In 2001, America's Second Harvest merged with Foodchain, which was the nation's largest food-rescue organization at that time.
In 2005, Feeding America began using an internal market with a synthetic currency called "shares" to more rationally allocate food. Currency is allocated based on the need, and then individual banks bid on which foods they want the most, based on local knowledge and ability to transport and store the food offered. Negative prices are possible, so banks could earn shares by picking up undesirable food. The previous centrally planned system had penalized banks for refusing any food offered, even if it was the wrong type to meet their needs, and this resulted in misallocations ("sending potatoes to Idaho"), food rotted away in places that did not need it, and the wrong types of food being delivered (e.g. not matching hot dogs with hot dog buns).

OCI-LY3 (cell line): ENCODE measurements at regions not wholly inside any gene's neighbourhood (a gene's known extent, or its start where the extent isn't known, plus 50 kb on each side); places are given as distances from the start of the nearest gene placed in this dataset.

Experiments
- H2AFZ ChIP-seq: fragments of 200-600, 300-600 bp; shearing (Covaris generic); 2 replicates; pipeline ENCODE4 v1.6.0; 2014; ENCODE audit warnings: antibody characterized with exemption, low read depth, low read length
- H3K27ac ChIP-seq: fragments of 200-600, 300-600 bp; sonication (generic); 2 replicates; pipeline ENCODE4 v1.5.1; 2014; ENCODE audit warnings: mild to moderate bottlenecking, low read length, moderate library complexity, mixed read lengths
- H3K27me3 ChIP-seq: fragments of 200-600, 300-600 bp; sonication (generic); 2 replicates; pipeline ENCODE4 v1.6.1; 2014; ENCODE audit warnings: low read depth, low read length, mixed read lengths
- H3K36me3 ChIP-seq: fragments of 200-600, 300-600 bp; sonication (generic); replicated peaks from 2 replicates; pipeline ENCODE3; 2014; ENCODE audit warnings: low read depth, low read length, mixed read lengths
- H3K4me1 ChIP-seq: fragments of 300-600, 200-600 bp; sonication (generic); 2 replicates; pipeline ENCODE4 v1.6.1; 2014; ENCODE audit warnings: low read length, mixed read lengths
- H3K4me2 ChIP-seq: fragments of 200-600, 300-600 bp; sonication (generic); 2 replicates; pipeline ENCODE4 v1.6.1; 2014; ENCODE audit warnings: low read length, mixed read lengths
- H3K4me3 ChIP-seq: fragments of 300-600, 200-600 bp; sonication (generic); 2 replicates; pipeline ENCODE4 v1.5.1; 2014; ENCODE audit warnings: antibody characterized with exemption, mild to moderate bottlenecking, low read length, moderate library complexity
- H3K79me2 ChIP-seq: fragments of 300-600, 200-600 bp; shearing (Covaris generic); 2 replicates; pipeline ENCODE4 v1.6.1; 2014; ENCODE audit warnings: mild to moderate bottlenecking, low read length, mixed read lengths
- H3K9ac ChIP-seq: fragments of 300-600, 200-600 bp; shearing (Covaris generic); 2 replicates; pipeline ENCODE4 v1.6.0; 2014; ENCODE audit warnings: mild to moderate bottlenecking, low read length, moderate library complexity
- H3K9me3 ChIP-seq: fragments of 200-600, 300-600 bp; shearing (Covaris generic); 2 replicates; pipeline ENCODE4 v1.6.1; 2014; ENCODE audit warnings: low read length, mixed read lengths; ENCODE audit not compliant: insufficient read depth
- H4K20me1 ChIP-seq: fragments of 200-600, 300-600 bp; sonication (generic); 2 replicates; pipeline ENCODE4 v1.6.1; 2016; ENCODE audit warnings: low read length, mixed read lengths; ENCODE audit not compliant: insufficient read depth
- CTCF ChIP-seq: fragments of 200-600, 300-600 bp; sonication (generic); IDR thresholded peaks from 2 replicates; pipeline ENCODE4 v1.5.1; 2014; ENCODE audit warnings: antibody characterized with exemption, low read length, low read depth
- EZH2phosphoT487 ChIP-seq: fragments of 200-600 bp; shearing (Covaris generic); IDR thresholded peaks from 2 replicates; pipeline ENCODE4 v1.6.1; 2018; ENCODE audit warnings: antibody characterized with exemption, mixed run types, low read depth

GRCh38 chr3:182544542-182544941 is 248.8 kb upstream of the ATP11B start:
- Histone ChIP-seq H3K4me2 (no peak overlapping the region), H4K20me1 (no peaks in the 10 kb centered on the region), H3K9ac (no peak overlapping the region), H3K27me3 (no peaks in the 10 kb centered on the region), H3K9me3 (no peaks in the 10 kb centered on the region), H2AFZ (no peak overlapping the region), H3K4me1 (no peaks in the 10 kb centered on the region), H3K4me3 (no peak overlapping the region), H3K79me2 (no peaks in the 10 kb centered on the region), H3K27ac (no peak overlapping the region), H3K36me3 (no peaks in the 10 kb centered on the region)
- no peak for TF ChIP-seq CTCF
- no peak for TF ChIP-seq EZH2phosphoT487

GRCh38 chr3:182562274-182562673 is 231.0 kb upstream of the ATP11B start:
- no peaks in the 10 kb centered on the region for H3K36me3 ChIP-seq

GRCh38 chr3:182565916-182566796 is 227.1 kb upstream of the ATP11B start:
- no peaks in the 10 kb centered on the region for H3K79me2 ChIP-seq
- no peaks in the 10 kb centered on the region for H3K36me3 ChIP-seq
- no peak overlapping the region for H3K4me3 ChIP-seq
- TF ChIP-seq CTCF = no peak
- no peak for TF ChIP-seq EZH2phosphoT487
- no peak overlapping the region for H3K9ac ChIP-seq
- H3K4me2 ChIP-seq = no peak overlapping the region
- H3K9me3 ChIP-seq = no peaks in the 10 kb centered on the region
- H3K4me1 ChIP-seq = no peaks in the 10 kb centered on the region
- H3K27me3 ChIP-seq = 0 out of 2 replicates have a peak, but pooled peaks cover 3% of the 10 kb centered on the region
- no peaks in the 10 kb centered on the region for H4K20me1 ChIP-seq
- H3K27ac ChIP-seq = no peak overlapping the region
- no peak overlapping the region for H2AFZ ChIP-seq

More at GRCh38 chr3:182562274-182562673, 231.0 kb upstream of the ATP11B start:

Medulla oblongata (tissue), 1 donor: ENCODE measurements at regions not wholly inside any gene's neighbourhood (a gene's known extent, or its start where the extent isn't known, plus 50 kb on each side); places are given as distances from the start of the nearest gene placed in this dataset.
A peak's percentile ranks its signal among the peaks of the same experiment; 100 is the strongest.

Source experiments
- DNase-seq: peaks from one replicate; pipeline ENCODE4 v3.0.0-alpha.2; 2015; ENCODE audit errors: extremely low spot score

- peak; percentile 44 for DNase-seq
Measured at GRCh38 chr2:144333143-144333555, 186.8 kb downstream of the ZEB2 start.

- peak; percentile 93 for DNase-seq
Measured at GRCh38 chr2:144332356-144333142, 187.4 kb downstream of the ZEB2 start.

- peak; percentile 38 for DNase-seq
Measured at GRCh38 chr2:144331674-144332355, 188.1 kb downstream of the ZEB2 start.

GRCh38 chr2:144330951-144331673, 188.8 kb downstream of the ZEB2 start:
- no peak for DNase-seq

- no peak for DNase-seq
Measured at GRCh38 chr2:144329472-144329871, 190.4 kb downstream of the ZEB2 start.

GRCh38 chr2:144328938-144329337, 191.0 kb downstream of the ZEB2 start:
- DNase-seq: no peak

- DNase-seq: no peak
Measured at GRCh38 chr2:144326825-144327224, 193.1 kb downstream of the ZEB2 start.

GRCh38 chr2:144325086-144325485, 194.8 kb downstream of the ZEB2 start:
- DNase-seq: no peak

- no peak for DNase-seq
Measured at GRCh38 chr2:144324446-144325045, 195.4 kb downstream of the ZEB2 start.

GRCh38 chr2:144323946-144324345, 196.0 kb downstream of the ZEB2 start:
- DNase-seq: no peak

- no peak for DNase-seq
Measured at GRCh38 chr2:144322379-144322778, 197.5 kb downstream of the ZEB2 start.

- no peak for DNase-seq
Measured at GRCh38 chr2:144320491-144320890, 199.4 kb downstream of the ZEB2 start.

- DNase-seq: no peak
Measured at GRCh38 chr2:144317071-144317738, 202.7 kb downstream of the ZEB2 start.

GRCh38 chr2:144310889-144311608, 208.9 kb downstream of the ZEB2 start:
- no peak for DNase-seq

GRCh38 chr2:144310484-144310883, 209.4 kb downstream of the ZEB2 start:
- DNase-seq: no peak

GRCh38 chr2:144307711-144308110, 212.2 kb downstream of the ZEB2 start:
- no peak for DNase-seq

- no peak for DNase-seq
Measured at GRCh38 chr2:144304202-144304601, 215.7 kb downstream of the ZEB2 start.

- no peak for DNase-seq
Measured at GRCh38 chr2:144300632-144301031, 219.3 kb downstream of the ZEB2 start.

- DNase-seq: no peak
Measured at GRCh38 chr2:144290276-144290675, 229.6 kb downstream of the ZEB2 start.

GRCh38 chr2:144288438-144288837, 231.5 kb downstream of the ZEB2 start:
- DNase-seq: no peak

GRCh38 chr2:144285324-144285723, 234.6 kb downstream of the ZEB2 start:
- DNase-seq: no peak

In May 2007, it was featured on American Idol, named as a charity in the Idol Gives Back charity program.
In September 2008, the organization name was changed from America's Second Harvest to Feeding America.
In August 2009, Columbia Records announced that all U.S. royalties from Bob Dylan's album Christmas in the Heart would be donated to Feeding America, in perpetuity.
There has been a rise in the numbers suffering from hunger since the financial crisis of 2007–2008. In 2013, the USDA reported that about 49 million U.S. Americans faced poor nutrition, about one in six of the population. In September, they launched Hunger Action Month, with events planned all over the nation, to raise awareness and get more U.S. Americans involved in helping out.